Research suggests that people with serious mental illness , such as schizophrenia, have a shorter life expectancy. People with mental illness may die 15 to 20 years earlier than the general population. This may because people who live with SMI are at higher risk of having a range of health issues. Such as being overweight, having heart disease, smoking and diabetes.
Because of these issues, NICE recommends that when you start taking antipsychotic medication, your doctor should do a full range of physical health checks. This should include weight, blood pressure and other blood tests. These checks should be repeated regularly.
Mental health professionals are responsible for doing these checks for the first year of treatment. Responsibility may then pass to your GP. Your doctor or mental health team should offer you a programme which combines healthy eating and physical health checks. You should be supported by a healthcare professional to help stop smoking.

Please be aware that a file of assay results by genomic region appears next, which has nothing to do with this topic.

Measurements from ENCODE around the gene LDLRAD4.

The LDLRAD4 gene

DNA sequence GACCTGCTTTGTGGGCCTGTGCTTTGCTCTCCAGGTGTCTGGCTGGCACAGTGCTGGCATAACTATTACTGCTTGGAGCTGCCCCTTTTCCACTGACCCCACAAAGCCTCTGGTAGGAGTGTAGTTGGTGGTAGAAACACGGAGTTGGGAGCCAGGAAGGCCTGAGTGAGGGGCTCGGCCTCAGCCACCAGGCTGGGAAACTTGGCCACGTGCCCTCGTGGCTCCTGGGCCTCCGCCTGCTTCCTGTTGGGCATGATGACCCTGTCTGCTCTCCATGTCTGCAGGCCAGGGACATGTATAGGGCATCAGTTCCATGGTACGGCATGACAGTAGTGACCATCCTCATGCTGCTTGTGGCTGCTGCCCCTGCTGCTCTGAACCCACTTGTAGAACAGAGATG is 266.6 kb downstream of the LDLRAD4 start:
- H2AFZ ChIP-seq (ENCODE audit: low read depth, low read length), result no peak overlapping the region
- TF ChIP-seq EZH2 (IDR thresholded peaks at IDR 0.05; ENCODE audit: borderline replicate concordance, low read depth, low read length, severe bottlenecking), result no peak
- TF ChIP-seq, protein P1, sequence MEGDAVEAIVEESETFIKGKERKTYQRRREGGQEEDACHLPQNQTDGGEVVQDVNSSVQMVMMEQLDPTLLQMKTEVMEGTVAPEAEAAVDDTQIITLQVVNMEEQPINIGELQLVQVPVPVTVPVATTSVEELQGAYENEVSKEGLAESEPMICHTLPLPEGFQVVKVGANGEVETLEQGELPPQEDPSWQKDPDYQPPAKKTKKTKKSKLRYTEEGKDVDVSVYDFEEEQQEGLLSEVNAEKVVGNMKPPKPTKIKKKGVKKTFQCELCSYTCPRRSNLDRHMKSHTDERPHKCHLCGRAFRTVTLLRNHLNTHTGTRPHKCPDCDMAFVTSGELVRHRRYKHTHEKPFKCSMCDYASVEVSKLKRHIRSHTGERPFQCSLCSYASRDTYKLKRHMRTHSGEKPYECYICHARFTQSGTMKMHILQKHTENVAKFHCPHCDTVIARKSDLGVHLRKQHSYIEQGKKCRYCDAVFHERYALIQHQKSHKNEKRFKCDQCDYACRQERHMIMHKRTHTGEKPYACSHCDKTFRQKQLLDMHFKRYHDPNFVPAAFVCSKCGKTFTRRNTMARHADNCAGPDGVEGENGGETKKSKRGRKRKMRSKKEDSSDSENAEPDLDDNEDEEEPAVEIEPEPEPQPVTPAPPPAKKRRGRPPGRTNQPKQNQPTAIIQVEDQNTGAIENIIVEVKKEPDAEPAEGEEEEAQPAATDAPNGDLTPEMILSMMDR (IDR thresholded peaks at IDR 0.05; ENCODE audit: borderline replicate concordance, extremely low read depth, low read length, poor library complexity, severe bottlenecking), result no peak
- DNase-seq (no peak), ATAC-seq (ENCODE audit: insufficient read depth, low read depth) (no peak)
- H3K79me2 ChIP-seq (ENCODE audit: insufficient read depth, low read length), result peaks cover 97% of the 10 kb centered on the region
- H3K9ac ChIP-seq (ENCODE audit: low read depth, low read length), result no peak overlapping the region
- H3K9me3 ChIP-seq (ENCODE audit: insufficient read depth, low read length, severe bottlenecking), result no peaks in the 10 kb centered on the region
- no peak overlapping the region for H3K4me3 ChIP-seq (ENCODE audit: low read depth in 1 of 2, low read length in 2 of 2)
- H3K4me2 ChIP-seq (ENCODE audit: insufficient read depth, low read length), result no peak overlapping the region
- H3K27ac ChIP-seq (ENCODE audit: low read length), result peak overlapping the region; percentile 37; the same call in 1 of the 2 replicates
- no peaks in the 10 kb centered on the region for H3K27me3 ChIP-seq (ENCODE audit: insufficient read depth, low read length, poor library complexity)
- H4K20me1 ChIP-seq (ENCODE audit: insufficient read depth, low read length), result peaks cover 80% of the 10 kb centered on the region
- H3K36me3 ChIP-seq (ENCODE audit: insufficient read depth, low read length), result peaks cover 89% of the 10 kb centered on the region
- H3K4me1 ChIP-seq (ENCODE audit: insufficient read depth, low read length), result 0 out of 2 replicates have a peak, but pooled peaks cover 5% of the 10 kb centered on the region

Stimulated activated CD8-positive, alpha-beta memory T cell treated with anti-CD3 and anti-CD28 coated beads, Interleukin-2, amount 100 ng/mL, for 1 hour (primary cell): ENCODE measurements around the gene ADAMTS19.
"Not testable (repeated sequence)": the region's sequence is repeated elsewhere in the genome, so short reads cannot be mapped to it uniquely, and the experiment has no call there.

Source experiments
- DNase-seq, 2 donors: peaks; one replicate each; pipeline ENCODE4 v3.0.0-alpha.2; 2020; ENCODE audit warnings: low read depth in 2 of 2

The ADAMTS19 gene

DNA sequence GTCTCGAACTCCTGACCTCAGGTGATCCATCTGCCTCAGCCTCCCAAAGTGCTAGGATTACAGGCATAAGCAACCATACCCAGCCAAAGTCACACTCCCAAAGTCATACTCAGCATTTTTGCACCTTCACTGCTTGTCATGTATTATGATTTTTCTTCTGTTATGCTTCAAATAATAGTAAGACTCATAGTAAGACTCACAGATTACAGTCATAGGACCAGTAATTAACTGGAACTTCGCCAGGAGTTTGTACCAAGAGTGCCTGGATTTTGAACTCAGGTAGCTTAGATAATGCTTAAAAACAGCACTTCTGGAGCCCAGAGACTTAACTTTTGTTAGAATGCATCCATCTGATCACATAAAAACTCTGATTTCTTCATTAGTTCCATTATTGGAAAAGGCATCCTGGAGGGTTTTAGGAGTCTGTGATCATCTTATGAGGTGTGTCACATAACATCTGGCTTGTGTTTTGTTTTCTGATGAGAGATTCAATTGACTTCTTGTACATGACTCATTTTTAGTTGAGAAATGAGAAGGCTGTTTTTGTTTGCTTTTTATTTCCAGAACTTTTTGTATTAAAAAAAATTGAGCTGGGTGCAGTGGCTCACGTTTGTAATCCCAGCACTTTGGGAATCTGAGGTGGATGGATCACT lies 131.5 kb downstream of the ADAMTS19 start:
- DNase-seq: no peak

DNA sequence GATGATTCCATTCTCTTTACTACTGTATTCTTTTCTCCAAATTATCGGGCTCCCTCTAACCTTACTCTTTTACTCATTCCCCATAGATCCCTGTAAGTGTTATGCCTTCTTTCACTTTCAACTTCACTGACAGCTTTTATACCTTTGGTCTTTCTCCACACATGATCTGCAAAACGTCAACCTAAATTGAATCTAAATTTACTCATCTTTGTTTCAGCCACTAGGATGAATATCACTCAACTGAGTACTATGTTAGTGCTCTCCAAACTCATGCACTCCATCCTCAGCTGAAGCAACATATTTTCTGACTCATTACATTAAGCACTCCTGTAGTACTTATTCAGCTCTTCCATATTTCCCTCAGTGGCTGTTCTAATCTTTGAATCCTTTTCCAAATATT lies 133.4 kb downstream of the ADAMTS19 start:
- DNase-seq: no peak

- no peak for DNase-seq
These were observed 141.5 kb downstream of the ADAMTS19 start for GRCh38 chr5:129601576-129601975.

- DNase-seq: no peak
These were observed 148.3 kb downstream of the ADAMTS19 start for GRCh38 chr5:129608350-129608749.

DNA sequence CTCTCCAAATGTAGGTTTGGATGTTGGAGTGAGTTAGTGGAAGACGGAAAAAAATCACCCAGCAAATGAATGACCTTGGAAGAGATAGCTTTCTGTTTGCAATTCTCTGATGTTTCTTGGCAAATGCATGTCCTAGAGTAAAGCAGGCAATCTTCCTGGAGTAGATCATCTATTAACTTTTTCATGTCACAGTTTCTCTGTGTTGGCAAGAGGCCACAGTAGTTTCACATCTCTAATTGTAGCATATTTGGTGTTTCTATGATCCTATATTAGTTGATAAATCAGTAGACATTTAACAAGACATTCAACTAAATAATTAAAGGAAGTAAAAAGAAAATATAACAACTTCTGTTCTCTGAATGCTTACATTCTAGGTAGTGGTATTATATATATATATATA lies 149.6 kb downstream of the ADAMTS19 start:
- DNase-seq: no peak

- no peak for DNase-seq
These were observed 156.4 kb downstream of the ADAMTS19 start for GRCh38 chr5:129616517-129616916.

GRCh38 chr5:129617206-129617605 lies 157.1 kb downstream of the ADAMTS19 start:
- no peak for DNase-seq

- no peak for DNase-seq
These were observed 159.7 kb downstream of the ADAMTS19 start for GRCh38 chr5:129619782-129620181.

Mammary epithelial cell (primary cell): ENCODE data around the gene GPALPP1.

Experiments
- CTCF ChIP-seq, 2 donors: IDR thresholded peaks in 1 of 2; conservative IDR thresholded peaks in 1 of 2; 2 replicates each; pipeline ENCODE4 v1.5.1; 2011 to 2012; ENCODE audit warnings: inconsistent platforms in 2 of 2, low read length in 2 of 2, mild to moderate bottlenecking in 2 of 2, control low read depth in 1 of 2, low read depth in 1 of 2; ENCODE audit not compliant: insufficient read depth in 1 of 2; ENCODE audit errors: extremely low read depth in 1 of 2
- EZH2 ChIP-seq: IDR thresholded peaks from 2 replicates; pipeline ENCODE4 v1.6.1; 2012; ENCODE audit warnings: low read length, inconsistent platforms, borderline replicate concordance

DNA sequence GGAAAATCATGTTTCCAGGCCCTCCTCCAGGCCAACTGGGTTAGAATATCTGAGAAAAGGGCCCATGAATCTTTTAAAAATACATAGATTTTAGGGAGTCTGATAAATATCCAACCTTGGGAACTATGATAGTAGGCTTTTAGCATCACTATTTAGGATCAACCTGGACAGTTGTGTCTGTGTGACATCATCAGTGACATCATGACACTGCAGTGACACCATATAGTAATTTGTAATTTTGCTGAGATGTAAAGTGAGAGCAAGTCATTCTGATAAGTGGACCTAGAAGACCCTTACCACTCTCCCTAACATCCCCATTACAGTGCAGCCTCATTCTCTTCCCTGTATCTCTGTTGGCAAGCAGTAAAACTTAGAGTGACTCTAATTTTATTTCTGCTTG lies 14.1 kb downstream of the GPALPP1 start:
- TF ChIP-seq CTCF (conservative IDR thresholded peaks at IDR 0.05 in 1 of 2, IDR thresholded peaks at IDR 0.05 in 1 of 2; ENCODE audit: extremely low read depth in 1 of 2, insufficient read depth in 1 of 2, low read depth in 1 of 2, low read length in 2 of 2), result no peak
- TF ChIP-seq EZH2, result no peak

The risk of suicide is increased for people with schizophrenia. Research indicates that around 513% of people who live with with schizophrenia die by suicide.
Research has found that the increased risk is not usually because of positive symptoms. The risk of suicide is associated more to affective symptoms, such as low mood.
Key risk factors for suicide include:
- previous suicide attempts,
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Can You Have Schizophrenia Without Hallucinations
Although many people living with schizophrenia will experience some type of hallucination at some point in life, you can have schizophrenia without ever hallucinating.
To receive a diagnosis of schizophrenia, you need to experience at least two of the five main symptoms on most days for at least 1 month.